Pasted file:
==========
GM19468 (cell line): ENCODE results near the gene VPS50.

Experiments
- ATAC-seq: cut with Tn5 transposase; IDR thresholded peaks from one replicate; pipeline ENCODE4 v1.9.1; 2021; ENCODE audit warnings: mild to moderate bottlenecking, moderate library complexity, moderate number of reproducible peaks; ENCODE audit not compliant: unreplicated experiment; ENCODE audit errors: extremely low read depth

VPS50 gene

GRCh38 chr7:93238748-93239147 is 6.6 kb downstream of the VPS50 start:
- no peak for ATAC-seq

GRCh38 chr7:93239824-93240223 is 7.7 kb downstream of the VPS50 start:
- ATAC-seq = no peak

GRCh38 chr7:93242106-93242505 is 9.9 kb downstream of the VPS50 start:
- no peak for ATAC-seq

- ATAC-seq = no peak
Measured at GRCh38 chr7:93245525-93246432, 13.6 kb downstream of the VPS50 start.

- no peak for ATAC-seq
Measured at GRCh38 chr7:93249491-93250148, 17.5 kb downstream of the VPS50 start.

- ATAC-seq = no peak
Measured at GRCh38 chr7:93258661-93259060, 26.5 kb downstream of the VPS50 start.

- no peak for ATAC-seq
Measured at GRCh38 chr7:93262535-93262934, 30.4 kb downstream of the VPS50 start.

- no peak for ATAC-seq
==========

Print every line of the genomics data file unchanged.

GM19468 (cell line): ENCODE results near the gene VPS50.

Experiments
- ATAC-seq: cut with Tn5 transposase; IDR thresholded peaks from one replicate; pipeline ENCODE4 v1.9.1; 2021; ENCODE audit warnings: mild to moderate bottlenecking, moderate library complexity, moderate number of reproducible peaks; ENCODE audit not compliant: unreplicated experiment; ENCODE audit errors: extremely low read depth

VPS50 gene

GRCh38 chr7:93238748-93239147 is 6.6 kb downstream of the VPS50 start:
- no peak for ATAC-seq

GRCh38 chr7:93239824-93240223 is 7.7 kb downstream of the VPS50 start:
- ATAC-seq = no peak

GRCh38 chr7:93242106-93242505 is 9.9 kb downstream of the VPS50 start:
- no peak for ATAC-seq

- ATAC-seq = no peak
Measured at GRCh38 chr7:93245525-93246432, 13.6 kb downstream of the VPS50 start.

- no peak for ATAC-seq
Measured at GRCh38 chr7:93249491-93250148, 17.5 kb downstream of the VPS50 start.

- ATAC-seq = no peak
Measured at GRCh38 chr7:93258661-93259060, 26.5 kb downstream of the VPS50 start.

- no peak for ATAC-seq
Measured at GRCh38 chr7:93262535-93262934, 30.4 kb downstream of the VPS50 start.

- no peak for ATAC-seq